The title track falls into the lineage of Can’s “Ethnological Forgery Series” along with recent productions from artists like Jan Jelinek, Andrew Pekler, and RAMZi. Here Lew creates an imaginary sound with a carefully constructed blend of thrummed hand percussion, sitar twangs, the buzz of a double-reed instrument, and voices that could be in any tongue. It conjures a world as tenable as smoke, drawing you in only to dissipate after four minutes. “Qu'il fasse nuit” does something similar with clarinet, violin, and clattering percussion, weaving them together to sound like a jaunty highlands folk dance unearthed by Lew the ethnographer. On “Etendue,” he creates something both earthy and ethereal, mixing a church choir with the sound of someone calling to their herd.

Only two short songs in the middle of the album break the spell: “The Wheel” and “Little Birds Sit on Your Shoulder” are clunky rather than charming. Despite a knack for trying on numerous hats, Lew won’t ever be remembered as a savvy songwriter or a good vocalist. He’s at his best wringing plangent feelings out of minor-key drama, as on the excellently titled “La magnifique alcoolique” and in the struck chimes that twinkle across the pensive yet tingly “Joyeux regrets imprécis.” That song’s title might also serve as motto for both Lew and STROOM: “Happy vague regrets.”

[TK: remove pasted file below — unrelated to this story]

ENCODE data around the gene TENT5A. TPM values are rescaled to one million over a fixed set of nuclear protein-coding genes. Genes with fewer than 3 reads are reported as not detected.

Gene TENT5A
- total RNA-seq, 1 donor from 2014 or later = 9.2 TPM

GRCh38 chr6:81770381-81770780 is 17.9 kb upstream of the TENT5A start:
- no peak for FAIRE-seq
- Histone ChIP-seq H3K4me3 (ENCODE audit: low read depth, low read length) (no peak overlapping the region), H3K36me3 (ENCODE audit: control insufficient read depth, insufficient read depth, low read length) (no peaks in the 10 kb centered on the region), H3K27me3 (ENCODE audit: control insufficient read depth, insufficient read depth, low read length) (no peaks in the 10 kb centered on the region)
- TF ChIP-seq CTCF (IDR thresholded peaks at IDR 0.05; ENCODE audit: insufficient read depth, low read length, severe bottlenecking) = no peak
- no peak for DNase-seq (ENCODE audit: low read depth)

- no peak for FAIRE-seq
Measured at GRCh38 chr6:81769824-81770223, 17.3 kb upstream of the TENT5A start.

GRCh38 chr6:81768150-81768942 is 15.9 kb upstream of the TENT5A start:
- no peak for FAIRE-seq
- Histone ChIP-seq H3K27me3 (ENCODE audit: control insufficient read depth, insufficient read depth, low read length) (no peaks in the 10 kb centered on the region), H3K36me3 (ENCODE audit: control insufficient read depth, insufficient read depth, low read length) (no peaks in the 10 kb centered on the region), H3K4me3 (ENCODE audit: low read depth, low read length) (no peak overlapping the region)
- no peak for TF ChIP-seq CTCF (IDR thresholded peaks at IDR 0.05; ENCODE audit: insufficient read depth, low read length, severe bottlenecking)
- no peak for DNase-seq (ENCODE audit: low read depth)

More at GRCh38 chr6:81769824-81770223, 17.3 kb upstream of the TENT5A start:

View my Flipboard Magazine.

View the original article here



Related Posts Plugin for WordPress, Blogger...

Popular posts from this blog

Descendants 3 2019 Sinhala Subtitles

Synopsis The teenagers of Disney's most infamous villains return to the Isle of the Lost to recruit a new batch of villainous offspring to join them at Auradon Prep.